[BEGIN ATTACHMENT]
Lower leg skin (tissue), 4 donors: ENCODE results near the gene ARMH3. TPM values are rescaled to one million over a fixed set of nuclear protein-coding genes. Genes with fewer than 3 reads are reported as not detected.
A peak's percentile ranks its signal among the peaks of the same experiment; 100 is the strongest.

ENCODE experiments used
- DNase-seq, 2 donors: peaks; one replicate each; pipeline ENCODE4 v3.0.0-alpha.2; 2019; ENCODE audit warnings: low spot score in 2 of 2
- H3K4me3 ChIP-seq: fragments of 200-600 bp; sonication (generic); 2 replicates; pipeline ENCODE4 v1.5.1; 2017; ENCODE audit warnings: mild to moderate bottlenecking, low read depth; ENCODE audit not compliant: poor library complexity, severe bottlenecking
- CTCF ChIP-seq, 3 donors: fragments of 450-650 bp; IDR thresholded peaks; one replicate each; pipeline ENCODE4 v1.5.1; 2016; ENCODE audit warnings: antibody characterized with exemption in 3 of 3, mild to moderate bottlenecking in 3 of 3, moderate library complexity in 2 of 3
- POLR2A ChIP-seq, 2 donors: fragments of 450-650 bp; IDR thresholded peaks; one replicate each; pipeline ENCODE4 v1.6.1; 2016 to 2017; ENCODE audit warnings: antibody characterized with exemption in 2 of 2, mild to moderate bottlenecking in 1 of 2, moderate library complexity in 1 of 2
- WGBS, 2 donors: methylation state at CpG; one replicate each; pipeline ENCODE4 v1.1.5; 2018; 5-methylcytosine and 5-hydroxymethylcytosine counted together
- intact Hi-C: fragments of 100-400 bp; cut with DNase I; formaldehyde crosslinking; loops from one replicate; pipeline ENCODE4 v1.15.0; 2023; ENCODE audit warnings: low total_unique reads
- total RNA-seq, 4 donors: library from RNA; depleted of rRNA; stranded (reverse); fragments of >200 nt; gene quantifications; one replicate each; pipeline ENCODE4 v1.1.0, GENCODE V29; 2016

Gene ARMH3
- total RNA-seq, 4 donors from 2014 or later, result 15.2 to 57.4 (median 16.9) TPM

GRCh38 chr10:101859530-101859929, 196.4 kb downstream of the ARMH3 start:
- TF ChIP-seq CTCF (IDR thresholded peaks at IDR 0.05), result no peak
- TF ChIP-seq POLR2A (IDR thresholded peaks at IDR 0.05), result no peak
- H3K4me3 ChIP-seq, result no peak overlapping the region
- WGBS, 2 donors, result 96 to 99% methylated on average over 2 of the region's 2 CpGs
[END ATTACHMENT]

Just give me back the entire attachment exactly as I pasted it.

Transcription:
Lower leg skin (tissue), 4 donors: ENCODE results near the gene ARMH3. TPM values are rescaled to one million over a fixed set of nuclear protein-coding genes. Genes with fewer than 3 reads are reported as not detected.
A peak's percentile ranks its signal among the peaks of the same experiment; 100 is the strongest.

ENCODE experiments used
- DNase-seq, 2 donors: peaks; one replicate each; pipeline ENCODE4 v3.0.0-alpha.2; 2019; ENCODE audit warnings: low spot score in 2 of 2
- H3K4me3 ChIP-seq: fragments of 200-600 bp; sonication (generic); 2 replicates; pipeline ENCODE4 v1.5.1; 2017; ENCODE audit warnings: mild to moderate bottlenecking, low read depth; ENCODE audit not compliant: poor library complexity, severe bottlenecking
- CTCF ChIP-seq, 3 donors: fragments of 450-650 bp; IDR thresholded peaks; one replicate each; pipeline ENCODE4 v1.5.1; 2016; ENCODE audit warnings: antibody characterized with exemption in 3 of 3, mild to moderate bottlenecking in 3 of 3, moderate library complexity in 2 of 3
- POLR2A ChIP-seq, 2 donors: fragments of 450-650 bp; IDR thresholded peaks; one replicate each; pipeline ENCODE4 v1.6.1; 2016 to 2017; ENCODE audit warnings: antibody characterized with exemption in 2 of 2, mild to moderate bottlenecking in 1 of 2, moderate library complexity in 1 of 2
- WGBS, 2 donors: methylation state at CpG; one replicate each; pipeline ENCODE4 v1.1.5; 2018; 5-methylcytosine and 5-hydroxymethylcytosine counted together
- intact Hi-C: fragments of 100-400 bp; cut with DNase I; formaldehyde crosslinking; loops from one replicate; pipeline ENCODE4 v1.15.0; 2023; ENCODE audit warnings: low total_unique reads
- total RNA-seq, 4 donors: library from RNA; depleted of rRNA; stranded (reverse); fragments of >200 nt; gene quantifications; one replicate each; pipeline ENCODE4 v1.1.0, GENCODE V29; 2016

Gene ARMH3
- total RNA-seq, 4 donors from 2014 or later, result 15.2 to 57.4 (median 16.9) TPM

GRCh38 chr10:101859530-101859929, 196.4 kb downstream of the ARMH3 start:
- TF ChIP-seq CTCF (IDR thresholded peaks at IDR 0.05), result no peak
- TF ChIP-seq POLR2A (IDR thresholded peaks at IDR 0.05), result no peak
- H3K4me3 ChIP-seq, result no peak overlapping the region
- WGBS, 2 donors, result 96 to 99% methylated on average over 2 of the region's 2 CpGs